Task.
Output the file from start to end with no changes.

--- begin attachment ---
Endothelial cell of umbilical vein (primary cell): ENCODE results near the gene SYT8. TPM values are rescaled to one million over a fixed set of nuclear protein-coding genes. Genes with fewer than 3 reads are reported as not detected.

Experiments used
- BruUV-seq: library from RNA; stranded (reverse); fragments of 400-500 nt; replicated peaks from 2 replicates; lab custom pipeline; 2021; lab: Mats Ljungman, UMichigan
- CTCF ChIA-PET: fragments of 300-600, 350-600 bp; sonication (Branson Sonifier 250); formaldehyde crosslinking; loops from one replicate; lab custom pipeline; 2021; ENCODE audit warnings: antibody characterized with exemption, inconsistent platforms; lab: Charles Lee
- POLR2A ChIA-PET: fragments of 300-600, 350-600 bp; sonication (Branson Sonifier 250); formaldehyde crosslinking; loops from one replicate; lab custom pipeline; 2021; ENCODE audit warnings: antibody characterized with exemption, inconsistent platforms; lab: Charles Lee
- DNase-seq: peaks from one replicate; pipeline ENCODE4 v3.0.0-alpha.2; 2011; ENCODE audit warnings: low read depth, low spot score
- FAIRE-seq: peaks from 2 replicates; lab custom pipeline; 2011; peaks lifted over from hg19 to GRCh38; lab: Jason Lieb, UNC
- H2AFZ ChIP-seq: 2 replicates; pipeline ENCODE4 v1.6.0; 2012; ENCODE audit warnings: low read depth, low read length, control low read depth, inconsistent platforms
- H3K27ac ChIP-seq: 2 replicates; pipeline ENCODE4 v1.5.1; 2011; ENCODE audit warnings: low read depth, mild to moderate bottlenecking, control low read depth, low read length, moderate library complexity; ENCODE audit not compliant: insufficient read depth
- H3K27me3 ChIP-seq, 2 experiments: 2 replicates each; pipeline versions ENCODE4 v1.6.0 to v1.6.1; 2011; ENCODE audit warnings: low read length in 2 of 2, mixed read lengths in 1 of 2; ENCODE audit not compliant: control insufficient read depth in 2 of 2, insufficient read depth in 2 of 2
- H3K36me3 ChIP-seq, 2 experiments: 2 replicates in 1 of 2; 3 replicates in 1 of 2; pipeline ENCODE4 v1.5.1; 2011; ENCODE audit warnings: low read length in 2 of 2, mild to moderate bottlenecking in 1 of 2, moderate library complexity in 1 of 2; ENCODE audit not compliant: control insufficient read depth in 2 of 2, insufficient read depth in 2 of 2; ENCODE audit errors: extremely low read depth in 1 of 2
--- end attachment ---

Endothelial cell of umbilical vein (primary cell): ENCODE results near the gene SYT8. TPM values are rescaled to one million over a fixed set of nuclear protein-coding genes. Genes with fewer than 3 reads are reported as not detected.

Experiments used
- BruUV-seq: library from RNA; stranded (reverse); fragments of 400-500 nt; replicated peaks from 2 replicates; lab custom pipeline; 2021; lab: Mats Ljungman, UMichigan
- CTCF ChIA-PET: fragments of 300-600, 350-600 bp; sonication (Branson Sonifier 250); formaldehyde crosslinking; loops from one replicate; lab custom pipeline; 2021; ENCODE audit warnings: antibody characterized with exemption, inconsistent platforms; lab: Charles Lee
- POLR2A ChIA-PET: fragments of 300-600, 350-600 bp; sonication (Branson Sonifier 250); formaldehyde crosslinking; loops from one replicate; lab custom pipeline; 2021; ENCODE audit warnings: antibody characterized with exemption, inconsistent platforms; lab: Charles Lee
- DNase-seq: peaks from one replicate; pipeline ENCODE4 v3.0.0-alpha.2; 2011; ENCODE audit warnings: low read depth, low spot score
- FAIRE-seq: peaks from 2 replicates; lab custom pipeline; 2011; peaks lifted over from hg19 to GRCh38; lab: Jason Lieb, UNC
- H2AFZ ChIP-seq: 2 replicates; pipeline ENCODE4 v1.6.0; 2012; ENCODE audit warnings: low read depth, low read length, control low read depth, inconsistent platforms
- H3K27ac ChIP-seq: 2 replicates; pipeline ENCODE4 v1.5.1; 2011; ENCODE audit warnings: low read depth, mild to moderate bottlenecking, control low read depth, low read length, moderate library complexity; ENCODE audit not compliant: insufficient read depth
- H3K27me3 ChIP-seq, 2 experiments: 2 replicates each; pipeline versions ENCODE4 v1.6.0 to v1.6.1; 2011; ENCODE audit warnings: low read length in 2 of 2, mixed read lengths in 1 of 2; ENCODE audit not compliant: control insufficient read depth in 2 of 2, insufficient read depth in 2 of 2
- H3K36me3 ChIP-seq, 2 experiments: 2 replicates in 1 of 2; 3 replicates in 1 of 2; pipeline ENCODE4 v1.5.1; 2011; ENCODE audit warnings: low read length in 2 of 2, mild to moderate bottlenecking in 1 of 2, moderate library complexity in 1 of 2; ENCODE audit not compliant: control insufficient read depth in 2 of 2, insufficient read depth in 2 of 2; ENCODE audit errors: extremely low read depth in 1 of 2